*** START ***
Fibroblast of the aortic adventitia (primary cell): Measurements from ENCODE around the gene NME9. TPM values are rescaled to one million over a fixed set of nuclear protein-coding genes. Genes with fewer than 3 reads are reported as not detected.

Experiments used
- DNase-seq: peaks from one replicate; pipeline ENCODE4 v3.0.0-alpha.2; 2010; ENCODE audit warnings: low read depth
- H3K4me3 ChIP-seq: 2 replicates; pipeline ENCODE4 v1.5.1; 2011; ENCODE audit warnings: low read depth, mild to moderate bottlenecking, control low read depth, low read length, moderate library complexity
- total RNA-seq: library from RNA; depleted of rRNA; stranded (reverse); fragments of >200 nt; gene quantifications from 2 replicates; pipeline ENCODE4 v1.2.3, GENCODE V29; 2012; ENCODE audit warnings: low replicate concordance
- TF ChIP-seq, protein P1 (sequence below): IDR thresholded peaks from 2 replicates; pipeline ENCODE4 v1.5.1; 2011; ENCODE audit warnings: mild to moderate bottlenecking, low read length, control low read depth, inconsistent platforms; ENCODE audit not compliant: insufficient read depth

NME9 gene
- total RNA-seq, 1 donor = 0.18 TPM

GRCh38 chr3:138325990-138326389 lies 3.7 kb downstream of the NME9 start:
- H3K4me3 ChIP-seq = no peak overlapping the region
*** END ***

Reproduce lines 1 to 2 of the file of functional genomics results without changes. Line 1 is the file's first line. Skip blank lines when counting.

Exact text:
Fibroblast of the aortic adventitia (primary cell): Measurements from ENCODE around the gene NME9. TPM values are rescaled to one million over a fixed set of nuclear protein-coding genes. Genes with fewer than 3 reads are reported as not detected.

Experiments used